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Level 6 Tips

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JBS

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Sep 3, 2005
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Many of you know I have been a rec. coach for the past 8 years. My family and I just moved to Wisconsin and I am now coaching Level 6 girls.

Does anyone have any general tips for creating a strong Level 6 team? (Ways to get the scores up...things that have worked for your team...skills they should learn before moving level 7.)
 
Feb 15, 2007
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JBS - congrats on the move... hope your family is doing great and loving the midwest:D I saw (what I thought was great) some great tips from the USAG 4/5/6 video. Perhaps your gym has it or will allow you to purchase it. It really broke everything down and also gave great tips for moving to level 7 skills. Seems simple I know, but I found it pretty educational - we were only familiar with rec and club gym is just so much more complex. If I were a team coach I would also study other level 6 videos, alot of them also post the scores they received, which has really taught me a lot - I think I could be a coach after all of my research - KIDDING!! I know it takes a great deal of experience. I am sure you will be GREAT!! Congrats again...
 

ACoach78

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Feb 22, 2007
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Many of you know I have been a rec. coach for the past 8 years. My family and I just moved to Wisconsin and I am now coaching Level 6 girls.

Does anyone have any general tips for creating a strong Level 6 team? (Ways to get the scores up...things that have worked for your team...skills they should learn before moving level 7.)

It's not really rocket science. Make sure that the kids have the physical preparation to do the skills that you're asking them to do, first and foremost. Secondly, come up with a good system of progressions (step-wise approach) for teaching the different skills. Analyze the areas that you feel are weaknesses and drill them on a regular basis (i.e. be consistent...it won't fix in a day/week) until you start seeing the results that you desire to see. Lastly, gymnastics is all about BODY POSITIONS and TECHNIQUE. Take your time and do it right. Don't settle for mediocrity.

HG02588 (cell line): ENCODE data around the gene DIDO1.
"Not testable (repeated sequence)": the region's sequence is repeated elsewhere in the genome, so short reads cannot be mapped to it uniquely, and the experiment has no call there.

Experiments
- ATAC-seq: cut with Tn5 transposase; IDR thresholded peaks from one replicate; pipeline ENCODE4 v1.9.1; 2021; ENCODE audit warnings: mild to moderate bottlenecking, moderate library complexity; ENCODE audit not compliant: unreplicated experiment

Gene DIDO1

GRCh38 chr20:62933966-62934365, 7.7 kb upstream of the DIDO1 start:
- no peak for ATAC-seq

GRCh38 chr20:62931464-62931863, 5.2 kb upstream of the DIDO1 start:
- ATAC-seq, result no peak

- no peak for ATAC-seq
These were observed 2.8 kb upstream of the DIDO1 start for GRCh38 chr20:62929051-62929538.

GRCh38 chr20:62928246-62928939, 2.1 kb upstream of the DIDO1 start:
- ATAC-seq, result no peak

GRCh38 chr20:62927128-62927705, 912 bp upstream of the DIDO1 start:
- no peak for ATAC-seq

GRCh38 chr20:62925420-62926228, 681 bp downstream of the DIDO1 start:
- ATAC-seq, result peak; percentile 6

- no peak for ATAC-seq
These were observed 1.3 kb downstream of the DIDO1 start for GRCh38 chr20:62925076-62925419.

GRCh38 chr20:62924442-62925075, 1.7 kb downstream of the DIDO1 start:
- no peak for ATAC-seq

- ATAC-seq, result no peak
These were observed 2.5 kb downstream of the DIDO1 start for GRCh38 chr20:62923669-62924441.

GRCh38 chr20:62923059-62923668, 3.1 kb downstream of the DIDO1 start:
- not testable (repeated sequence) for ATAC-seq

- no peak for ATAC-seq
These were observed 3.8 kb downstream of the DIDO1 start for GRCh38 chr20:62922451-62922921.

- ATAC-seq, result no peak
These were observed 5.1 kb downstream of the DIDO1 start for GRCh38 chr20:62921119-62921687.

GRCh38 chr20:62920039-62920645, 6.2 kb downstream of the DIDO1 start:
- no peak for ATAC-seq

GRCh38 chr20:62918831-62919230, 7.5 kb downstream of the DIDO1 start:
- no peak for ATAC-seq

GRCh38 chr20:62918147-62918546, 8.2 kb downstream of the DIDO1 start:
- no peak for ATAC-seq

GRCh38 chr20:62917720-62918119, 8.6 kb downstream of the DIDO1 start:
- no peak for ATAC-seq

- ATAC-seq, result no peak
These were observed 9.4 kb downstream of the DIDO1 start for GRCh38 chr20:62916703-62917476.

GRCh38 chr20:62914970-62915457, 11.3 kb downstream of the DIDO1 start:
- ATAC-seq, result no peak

Break skills down to as elementary as necessary to ensure that the kids are doing skills with proper technique and the right body shapes. Create a training environment that facilitates such. For example, if a kid can't turn a round-off over properly on the ground, it makes little sense to have them trying do a RO up onto a panel mat. Instead, have them practice their cartwheels and cartwheel step-ins uphill (whatever is appropriate to achieve a good finishing position) while working the actual RO in a downhill situation to ensure that the proper shapes are being achieved.

To me, that's an example of utilizing intelligent progressions. Strangely enough, I've worked with probably 50 coaches in my 10 year career who would sit there and have the kids doing uphill RO's which they aren't prepared for. Meanwhile, the kid would get really good at piking down, landing with the chest down, lifting the head, being arched due to the piking down, etc. etc. I suppose that common sense isn't quite so common. There are a lot of clueless folks in this profession and I've been the unfortunate soul to have worked with many of them. Lord help me! LOL.

Anyway, good luck! By the way, I coached in WI a while ago...mind sending me a private message indicating where you're at and what gym you're at? I'm curious.
 

gym law mom